Lucozade Sport is trying to help its marketers navigate their “new normal” during the coronavirus pandemic.
As many struggle with anxiety, motivation and childcare, it is difficult trying to find the right balance when working from home. Lucozade Sport’s marketing director, Hannah Norbury, says the brand is focusing on flexibility and prioritising communication to help its marketers adapt.
She advises others to “let people be flexible and adapt and find their new normal”. Lucozade is doing this in two main ways: firstly, letting people follow their passion projects where possible, and secondly checking in daily on mental health.
Norbury checks in on her team’s mental health at the beginning of every call, asking them to rate energy, motivation and presence out of 10.
People are experiencing this in different ways and what works for one person isn’t going to work for another
Hannah Norbury, Lucozade Sport
She says: “Getting people to rate those things at the start of the meeting helps to raise that consciousness for everybody in terms of where people are at. Some people might be having good days and bad days and making sure you are really in tune with that and allowing people to work in away that works for them so just being super flexible.”
She adds that’s it’s important to acknowledge that “people are experiencing this in different ways and what works for one person isn’t going to work for another”.
Lucozade Sport’s marketing teams, and their roles and responsibilities have not changed broadly but it is trying to be “more fluid” with both marketing spend and new projects.
For example, its parent company Suntory is running a Growing for Good initiative focused on reducing its carbon footprint and working with local communities. It has inspired many marketers to come up with new ideas during Covid-19 and Norbury is encouraging them to run with these where possible.
She explains: “We are really just allowing people to follow their passion projects, whether that’s supporting local communities or people more broadly. We are being quite flexible in terms of saying, ‘if you’ve got an idea and it’s something you are passionate about lets find a way for you to work on it’.”
Her advice to other leaders is to “be as clear as you can in terms of communicating what the current situation is from a business point of view but also any other information. I don’t think you can communicate too much generally but in particular at times like this.”
Marketing during coronavirus
The pandemic has also influenced both Lucozade Sport’s budget and marketing mix.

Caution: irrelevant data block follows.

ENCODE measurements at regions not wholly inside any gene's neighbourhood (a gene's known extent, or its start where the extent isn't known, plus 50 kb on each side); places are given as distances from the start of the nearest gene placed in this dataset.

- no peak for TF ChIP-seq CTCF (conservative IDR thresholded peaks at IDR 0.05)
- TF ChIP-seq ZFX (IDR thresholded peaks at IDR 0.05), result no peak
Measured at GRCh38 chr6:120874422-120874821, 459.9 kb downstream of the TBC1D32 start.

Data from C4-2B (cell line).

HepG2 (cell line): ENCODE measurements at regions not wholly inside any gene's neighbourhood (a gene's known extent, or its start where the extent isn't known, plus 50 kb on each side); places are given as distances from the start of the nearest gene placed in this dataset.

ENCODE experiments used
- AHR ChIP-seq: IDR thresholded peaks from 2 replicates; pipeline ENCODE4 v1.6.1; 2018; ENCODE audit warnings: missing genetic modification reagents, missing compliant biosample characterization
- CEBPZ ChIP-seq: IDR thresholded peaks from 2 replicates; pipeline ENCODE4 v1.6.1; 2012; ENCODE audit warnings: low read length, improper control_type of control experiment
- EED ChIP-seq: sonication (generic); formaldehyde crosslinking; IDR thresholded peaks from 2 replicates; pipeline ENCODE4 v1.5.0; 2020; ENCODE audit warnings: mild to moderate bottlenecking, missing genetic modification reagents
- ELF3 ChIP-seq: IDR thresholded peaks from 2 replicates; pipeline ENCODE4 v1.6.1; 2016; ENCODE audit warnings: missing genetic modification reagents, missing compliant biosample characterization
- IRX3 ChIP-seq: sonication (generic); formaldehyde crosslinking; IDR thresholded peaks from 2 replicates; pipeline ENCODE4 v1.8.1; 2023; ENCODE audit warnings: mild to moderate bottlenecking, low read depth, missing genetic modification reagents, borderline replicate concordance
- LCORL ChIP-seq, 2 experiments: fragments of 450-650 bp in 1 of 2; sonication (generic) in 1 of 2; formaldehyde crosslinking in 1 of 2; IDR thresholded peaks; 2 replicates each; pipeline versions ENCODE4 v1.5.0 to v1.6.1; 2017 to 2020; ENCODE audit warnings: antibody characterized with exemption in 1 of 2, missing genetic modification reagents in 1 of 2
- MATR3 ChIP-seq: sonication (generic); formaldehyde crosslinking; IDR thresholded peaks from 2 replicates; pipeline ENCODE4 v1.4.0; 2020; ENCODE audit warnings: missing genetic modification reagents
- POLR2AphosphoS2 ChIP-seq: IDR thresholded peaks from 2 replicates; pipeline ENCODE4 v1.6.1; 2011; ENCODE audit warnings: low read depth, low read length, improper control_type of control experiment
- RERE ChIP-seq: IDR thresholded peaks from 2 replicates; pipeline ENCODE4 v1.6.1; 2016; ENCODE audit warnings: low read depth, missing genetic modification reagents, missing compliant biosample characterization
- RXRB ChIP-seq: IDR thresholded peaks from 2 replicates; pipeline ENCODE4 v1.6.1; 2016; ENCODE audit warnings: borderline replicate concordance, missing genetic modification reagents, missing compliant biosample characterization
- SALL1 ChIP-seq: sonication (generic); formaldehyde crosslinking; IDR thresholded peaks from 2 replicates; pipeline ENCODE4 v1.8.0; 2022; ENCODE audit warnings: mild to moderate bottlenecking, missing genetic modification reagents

Norbury notes the brand has “scaled back” marketing and is more “mindful” of budget than ever before. She explains: “The coronavirus is going to have an impact on our business one way or another so we need to be carefully managing what we spend.”
Prior to the pandemic, Lucozade Sport spent a large chunk of its budget on outdoor media but the lockdown has led to cuts here as people spend more times indoors.
The coronavirus is going to have an impact on our business one way or another so we need to be carefully managing what we spend.
Hannah Norbury, Lucozade Sport
Norbury says: “People just are not out and about so we focusing more on in-home media channels like TV and way more turning to digital and social. Making sure we’re using those channels where we can talk to the most number of people.”
Lucozade Sport has started a new ‘Keep Us Moving’ campaign that sees it spotlight fitness instructors on its Instagram account. It is asking personal trainers to submit a 15-minute home workout which, if it is used, will see them paid £1,000. Lucozade Sport currently has a £100,000 budget that it will use to spotlight a range of people for different body types and fitness levels.
“It will hopefully be a nice financial support for those guys but also means we’ve got some content that we can then put out there to encourage people to get moving when they’re at home,” Norbury says.
She says authenticity is key at this time and urges other marketers to “be mindful of how you react during the crisis” so that it feels authentic.
She concludes: “You have to look at what your consumers and customers are looking for right now, what your society needs and how your brand can support that in a way that feels genuine and authentic to who you are.
“The main thing is to try to do it in an authentic way that is true to you and is genuinely helping, rather than capitalising on what is a pretty tough situation for a lot of people. It’s a really good time to go back to the purpose of your brand.”